Grandparents can help protect the family members that visit them by locking up meds in a medicine lock box, and can further protect their grandchildren by locking up any medications carried in a purse or bag with a locking bottle cap.
6. You take Vitamins or Supplements
Even the most innocent looking vitamins and herbal supplements can pose a threat to a small child if taken incorrectly. Iron is a common ingredient in multivitamins, and iron overdose is one of the leading causes of poisoning in children ages six and under.
When vitamins look, smell, and even taste like candy, it can be easy for a young child to overdose and poison themselves. And many herbal supplements can have dangerous, or even fatal, effects if taken in large amounts.
Small children have a tendency to put things in their mouths, like vitamin and supplement pills that look or taste like candy.
You can help protect them from the dangers of vitamin toxicity by locking up your supplements and keeping them out of reach of small children.
7. Your Pet has a Prescription
Fido had a small procedure, and the vet sent him home with some prescription strength painkillers to help ease him through the healing process. What you may not realize is the medications that your vet may prescribe to your pet are often the same that a doctor may prescribe for a person. And that means the same risk of accidental ingestion, poisoning, overdose, and abuse or addiction applies.
If you have prescription medications for your pet, they pose the same risk for teens and small children who live, or may visit, your home. Help protect them by locking up any pet prescriptions in a locking medicine storage box.
8. You use Medical Cannabis
Many states have legalized cannabis as an alternative to prescription medications, but that doesn’t mean cannabis use is without it’s own risks. Incidents of child pot poisonings occur when young children accidentally ingest medical marijuana or cannabis-containing edibles. An increasing amount of child pot poisoning incidents means an added responsibility for medical cannabis-using adults to securely lock up their medication.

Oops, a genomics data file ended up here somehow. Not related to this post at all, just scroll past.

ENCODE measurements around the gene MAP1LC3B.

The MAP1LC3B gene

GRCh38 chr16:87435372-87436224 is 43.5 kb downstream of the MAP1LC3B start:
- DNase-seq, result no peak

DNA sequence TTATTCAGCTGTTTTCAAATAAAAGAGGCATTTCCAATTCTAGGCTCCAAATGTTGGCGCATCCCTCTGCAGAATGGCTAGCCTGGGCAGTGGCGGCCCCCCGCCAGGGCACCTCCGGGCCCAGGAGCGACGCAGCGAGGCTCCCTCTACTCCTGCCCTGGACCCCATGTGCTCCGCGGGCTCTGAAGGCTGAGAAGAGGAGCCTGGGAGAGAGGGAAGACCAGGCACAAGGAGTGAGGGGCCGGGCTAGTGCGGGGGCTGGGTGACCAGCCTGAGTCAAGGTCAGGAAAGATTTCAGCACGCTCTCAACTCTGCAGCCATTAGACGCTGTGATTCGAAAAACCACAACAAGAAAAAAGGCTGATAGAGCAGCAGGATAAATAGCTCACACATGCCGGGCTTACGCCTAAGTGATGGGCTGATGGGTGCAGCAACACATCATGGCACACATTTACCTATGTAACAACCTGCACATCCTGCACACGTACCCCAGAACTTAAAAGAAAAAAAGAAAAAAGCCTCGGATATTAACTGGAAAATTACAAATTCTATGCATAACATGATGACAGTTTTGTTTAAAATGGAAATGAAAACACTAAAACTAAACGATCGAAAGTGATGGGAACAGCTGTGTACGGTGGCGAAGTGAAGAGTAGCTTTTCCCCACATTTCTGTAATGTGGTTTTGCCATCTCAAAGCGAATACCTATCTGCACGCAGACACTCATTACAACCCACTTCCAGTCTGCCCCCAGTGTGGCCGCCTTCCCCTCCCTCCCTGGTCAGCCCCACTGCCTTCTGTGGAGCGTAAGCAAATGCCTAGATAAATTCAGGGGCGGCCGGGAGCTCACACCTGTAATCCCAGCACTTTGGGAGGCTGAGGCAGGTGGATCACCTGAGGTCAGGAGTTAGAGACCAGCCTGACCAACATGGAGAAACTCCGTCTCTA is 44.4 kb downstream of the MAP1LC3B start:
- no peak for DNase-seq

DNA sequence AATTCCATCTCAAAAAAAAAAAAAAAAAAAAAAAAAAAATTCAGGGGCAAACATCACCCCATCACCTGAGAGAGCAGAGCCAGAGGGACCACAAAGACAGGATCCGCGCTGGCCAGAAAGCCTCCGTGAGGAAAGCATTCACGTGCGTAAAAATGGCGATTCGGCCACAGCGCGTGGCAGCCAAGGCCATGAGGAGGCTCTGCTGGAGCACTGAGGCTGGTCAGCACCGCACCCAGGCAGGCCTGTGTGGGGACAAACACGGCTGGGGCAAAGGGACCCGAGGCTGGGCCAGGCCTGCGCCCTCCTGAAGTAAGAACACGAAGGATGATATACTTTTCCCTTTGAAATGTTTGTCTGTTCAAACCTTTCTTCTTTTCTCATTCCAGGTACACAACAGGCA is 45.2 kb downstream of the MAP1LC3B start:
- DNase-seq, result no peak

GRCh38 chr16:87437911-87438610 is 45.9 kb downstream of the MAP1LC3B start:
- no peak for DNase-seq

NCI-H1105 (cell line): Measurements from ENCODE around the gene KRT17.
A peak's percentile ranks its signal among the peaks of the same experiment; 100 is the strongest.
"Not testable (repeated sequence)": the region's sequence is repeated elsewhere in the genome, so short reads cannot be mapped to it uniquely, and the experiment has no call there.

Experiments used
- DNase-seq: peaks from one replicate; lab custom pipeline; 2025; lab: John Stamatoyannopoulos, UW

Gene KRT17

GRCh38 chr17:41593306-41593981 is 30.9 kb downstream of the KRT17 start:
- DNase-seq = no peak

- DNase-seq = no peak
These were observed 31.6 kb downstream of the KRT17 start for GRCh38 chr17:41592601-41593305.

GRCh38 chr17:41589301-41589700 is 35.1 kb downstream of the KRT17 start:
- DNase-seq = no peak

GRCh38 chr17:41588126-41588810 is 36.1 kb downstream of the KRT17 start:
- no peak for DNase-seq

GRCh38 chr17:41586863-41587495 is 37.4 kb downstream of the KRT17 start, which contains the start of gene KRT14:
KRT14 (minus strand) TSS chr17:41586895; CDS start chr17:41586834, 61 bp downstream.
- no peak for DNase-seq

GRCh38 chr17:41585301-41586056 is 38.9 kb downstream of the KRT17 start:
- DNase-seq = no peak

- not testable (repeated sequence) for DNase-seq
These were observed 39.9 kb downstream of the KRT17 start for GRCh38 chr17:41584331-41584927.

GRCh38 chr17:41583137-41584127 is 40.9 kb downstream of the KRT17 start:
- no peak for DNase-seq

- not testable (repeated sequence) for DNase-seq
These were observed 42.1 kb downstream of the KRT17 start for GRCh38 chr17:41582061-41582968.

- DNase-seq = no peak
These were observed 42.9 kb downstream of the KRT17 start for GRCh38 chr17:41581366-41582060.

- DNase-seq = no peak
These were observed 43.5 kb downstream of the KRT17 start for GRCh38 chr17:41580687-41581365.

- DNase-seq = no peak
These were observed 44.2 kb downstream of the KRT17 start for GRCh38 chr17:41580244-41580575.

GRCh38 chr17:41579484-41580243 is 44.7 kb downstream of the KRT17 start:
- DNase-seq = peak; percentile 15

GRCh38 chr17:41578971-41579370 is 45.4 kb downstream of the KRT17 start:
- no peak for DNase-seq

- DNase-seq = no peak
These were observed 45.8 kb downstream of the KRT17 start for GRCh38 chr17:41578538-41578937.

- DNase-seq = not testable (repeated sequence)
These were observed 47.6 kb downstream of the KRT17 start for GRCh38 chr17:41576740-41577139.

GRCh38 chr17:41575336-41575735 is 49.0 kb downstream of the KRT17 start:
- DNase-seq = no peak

Medical cannabis and cannabis-containing edibles pose a threat to the health and wellbeing of children, and should be securely locked up and kept out of reach just like any other medication to help prevent accidental ingestion and poisoning.
9. You Travel
A medicine lock box can be a valuable asset when you travel, in more ways than you may think. At home, a lock box will secure prescriptions and over-the-counter medications that could be tempting to a teenage house sitter or anyone else with access to your home. Away, a locking medicine box can secure your medications and other valuables in your hotel room or wherever you are staying. Jewelry and cash can also be secured in a lock box, to give you extra peace of mind while you travel.
Locking up your medications and valuables is a best-practice for travelers. Secure the medications and other valuables that you leave at home, and help keep your meds safe while you travel, too.
10. You have Anything of Value
What’s important to you? Medication lock boxes were designed for one purpose, to help keep your meds secure and safe. But there are other uses for a locking box or locking pill bottle, too. Depending on the size of your medicine storage option, you can secure away cash, coins, jewelry, important documents, photos, or many other items that are important to you.
Anything that you want to lock up and help keep safe can be stored in a medicine lock box.
The biggest reason to keep a medicine lock box in your home is to help protect the people you love from accidents and misuse that can lead to addiction. Whether that is a teenager, your teen’s friends, or pre-teen relatives who may be curious about using a medication to get high, or a small child or toddler whose curiosity could lead to a fatal mistake, or a grandchild of any age who visits your home, a lock box is the right solution to help keep them safe from harm.